Faust: Vision Is A Cornerstone Of Strategy

I define strategy as, “the formulation, communication and refinement of a vision and the determination of the optimal angle, focus and primary source of leverage that will ideally lead to divergence and defensible points of advantage in the marketplace.”

A Strong Start. The beginning point of an effective strategy is, therefore, vision. In fact, vision isn’t just the beginning point of good strategy—it is the ongoing and evolving foundation. And it’s one of the seven key aspects to good strategy.

A vision, as the word connotes, paints a picture of a future state of the organization and what the fulfillment of that vision has done for the customer and society. It is compelling. It captures the interest of those working and supporting its accomplishment. It is a conception of what the future will look like, feel like and be like. 

Inspire, Imagine And Invest. A compelling vision, especially when the turnaround mindset can be employed, drives the strategy formulation process. The more compelling the vision, the more invested team members will be in creating and implementing a robust strategy that fulfills the vision. The acts of creating, communicating and refining the vision constitute that first phase of great strategy.

When a vision is clear and compelling enough, it captures the imaginations of stakeholders. It causes thought, conversation and further strategy dialogues. It inspires the team to work harder to improve tactics and strategy.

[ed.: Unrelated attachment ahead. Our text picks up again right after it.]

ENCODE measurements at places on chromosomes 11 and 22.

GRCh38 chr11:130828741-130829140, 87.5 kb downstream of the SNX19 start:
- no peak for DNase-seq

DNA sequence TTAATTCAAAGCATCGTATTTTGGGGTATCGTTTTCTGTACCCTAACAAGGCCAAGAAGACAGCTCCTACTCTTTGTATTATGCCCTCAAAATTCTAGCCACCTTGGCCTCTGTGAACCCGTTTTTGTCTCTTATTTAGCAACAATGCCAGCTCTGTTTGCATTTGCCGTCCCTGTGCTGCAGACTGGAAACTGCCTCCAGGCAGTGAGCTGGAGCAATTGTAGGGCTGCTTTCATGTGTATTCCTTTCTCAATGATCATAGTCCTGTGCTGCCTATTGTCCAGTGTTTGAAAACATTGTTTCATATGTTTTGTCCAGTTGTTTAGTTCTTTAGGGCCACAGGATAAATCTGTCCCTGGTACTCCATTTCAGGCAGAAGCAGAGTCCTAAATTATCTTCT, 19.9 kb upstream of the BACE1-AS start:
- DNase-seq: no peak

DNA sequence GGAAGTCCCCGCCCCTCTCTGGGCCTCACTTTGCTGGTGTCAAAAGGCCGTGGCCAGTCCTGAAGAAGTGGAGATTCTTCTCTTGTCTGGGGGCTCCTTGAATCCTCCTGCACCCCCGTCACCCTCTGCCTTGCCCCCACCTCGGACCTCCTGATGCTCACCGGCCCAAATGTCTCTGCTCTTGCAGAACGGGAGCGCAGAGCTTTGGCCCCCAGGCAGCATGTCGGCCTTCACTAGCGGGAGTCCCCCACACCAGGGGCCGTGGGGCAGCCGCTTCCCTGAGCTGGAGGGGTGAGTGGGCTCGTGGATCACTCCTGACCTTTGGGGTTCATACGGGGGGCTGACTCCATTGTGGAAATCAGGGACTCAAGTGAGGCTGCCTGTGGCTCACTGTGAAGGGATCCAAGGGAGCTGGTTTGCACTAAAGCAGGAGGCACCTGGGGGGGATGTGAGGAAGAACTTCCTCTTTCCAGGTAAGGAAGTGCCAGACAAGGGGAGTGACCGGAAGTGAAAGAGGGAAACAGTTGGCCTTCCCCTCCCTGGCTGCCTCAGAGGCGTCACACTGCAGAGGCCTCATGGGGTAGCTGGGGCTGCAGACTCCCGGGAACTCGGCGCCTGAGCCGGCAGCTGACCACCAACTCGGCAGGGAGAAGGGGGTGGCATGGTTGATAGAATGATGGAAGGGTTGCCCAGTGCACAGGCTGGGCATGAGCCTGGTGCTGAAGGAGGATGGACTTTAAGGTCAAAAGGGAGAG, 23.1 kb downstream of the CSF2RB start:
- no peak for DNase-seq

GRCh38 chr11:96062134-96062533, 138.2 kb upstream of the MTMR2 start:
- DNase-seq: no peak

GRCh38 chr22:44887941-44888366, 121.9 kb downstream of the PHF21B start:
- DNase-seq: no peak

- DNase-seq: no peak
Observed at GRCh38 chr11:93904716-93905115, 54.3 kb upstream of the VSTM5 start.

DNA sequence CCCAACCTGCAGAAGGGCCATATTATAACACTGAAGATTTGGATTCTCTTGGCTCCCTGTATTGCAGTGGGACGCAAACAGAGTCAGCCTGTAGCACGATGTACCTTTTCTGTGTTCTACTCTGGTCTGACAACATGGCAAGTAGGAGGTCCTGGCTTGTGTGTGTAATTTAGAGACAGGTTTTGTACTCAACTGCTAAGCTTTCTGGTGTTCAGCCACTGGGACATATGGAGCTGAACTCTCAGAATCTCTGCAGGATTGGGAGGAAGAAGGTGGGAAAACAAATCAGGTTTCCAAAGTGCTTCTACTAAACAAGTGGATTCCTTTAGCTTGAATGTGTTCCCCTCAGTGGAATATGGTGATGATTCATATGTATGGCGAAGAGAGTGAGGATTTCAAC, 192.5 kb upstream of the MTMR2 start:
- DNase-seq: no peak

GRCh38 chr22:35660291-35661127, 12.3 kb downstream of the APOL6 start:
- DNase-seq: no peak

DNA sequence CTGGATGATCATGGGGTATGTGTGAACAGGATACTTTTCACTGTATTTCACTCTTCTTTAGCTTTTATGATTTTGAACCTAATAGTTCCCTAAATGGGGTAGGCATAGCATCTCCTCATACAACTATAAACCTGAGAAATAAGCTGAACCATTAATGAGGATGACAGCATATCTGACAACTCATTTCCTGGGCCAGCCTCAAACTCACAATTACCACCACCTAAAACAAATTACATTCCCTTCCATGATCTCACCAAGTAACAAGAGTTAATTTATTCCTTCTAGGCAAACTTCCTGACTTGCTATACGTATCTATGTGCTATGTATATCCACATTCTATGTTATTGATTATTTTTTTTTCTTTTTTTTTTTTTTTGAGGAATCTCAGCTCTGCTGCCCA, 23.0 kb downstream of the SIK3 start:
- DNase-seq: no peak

When you think about communicating vision, you can simplify it as follows: focus on talking about the future. Talk about the positive aspects of the organization’s future and how it will affect others positively, and do this frequently—as often as you appropriately can. Too often, leadership is focused on talking about recent results or very imminent issues or actions, and it doesn’t focus enough on the more distant future. It is difficult for most people to think three or more years out, and this is why communicating vision is one of the highest priorities of leadership.

A vision reflects these eight things:

1.            future-focused

2.            positive

3.            hopeful

4.            clear

5.            concise

6.            picture-oriented

7.            emotionally evocative and

8.            visceral (involving the senses).

Based on the above, consider what the organization looks like and feels like in the market and from within the organization itself.

Sometimes, timelines are discouraged; at other times, they give leverage. You’ll need to determine this for your situation.

Think About What’s Possible. Look inside your organization, and outside at society, in every way in which your organization might have a possible impact—economically, technologically, on your industry and on the secondary customers served.

If all of the stars were to align, then what could you imagine your organization creating? How would all of these areas be different because you accomplished your mission?

In the short term, imagine you and me speaking three years from today, and you are looking back at all of your progress. What would that progress look like?

In current terms, what is your business? What should it be? What should it not be? Considering what is going on in society—outside of your business—what is needed? How could we make the greatest impact?

Strategy Dialogue Questions. To kick off a strategy dialogue about vision use questions such as:

1.            What do we need and want our organization to look like and feel like in the market and from within the organization itself?

2.            What can we imagine as the most optimistic outcomes 10 years out? If all of the stars align and we become and accomplish as much as we imagine, what is that 10-year picture? Three-year picture?

Bottom line, to have a good strategy, you need a bold and clear vision.  


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